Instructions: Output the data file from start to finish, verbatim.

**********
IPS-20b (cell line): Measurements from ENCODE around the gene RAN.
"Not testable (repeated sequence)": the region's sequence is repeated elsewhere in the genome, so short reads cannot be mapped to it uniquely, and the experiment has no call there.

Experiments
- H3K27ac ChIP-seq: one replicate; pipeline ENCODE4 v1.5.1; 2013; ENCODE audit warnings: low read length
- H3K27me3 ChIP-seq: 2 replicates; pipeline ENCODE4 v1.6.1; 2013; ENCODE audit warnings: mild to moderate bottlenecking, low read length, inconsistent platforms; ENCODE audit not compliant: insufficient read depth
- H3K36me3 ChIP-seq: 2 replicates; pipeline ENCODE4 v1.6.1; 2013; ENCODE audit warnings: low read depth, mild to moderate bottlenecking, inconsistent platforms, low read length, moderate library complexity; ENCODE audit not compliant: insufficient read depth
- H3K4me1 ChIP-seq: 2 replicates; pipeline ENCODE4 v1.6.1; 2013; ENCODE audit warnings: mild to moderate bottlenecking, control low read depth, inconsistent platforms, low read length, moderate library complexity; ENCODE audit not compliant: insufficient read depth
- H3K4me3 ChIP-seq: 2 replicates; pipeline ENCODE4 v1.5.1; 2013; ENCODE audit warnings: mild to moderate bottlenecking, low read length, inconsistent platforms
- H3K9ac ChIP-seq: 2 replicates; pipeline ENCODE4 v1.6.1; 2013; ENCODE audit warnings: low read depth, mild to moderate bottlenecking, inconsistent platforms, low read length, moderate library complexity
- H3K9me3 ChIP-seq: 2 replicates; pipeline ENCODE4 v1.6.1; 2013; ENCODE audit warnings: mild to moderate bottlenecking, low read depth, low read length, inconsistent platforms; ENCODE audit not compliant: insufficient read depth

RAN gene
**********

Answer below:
IPS-20b (cell line): Measurements from ENCODE around the gene RAN.
"Not testable (repeated sequence)": the region's sequence is repeated elsewhere in the genome, so short reads cannot be mapped to it uniquely, and the experiment has no call there.

Experiments
- H3K27ac ChIP-seq: one replicate; pipeline ENCODE4 v1.5.1; 2013; ENCODE audit warnings: low read length
- H3K27me3 ChIP-seq: 2 replicates; pipeline ENCODE4 v1.6.1; 2013; ENCODE audit warnings: mild to moderate bottlenecking, low read length, inconsistent platforms; ENCODE audit not compliant: insufficient read depth
- H3K36me3 ChIP-seq: 2 replicates; pipeline ENCODE4 v1.6.1; 2013; ENCODE audit warnings: low read depth, mild to moderate bottlenecking, inconsistent platforms, low read length, moderate library complexity; ENCODE audit not compliant: insufficient read depth
- H3K4me1 ChIP-seq: 2 replicates; pipeline ENCODE4 v1.6.1; 2013; ENCODE audit warnings: mild to moderate bottlenecking, control low read depth, inconsistent platforms, low read length, moderate library complexity; ENCODE audit not compliant: insufficient read depth
- H3K4me3 ChIP-seq: 2 replicates; pipeline ENCODE4 v1.5.1; 2013; ENCODE audit warnings: mild to moderate bottlenecking, low read length, inconsistent platforms
- H3K9ac ChIP-seq: 2 replicates; pipeline ENCODE4 v1.6.1; 2013; ENCODE audit warnings: low read depth, mild to moderate bottlenecking, inconsistent platforms, low read length, moderate library complexity
- H3K9me3 ChIP-seq: 2 replicates; pipeline ENCODE4 v1.6.1; 2013; ENCODE audit warnings: mild to moderate bottlenecking, low read depth, low read length, inconsistent platforms; ENCODE audit not compliant: insufficient read depth

RAN gene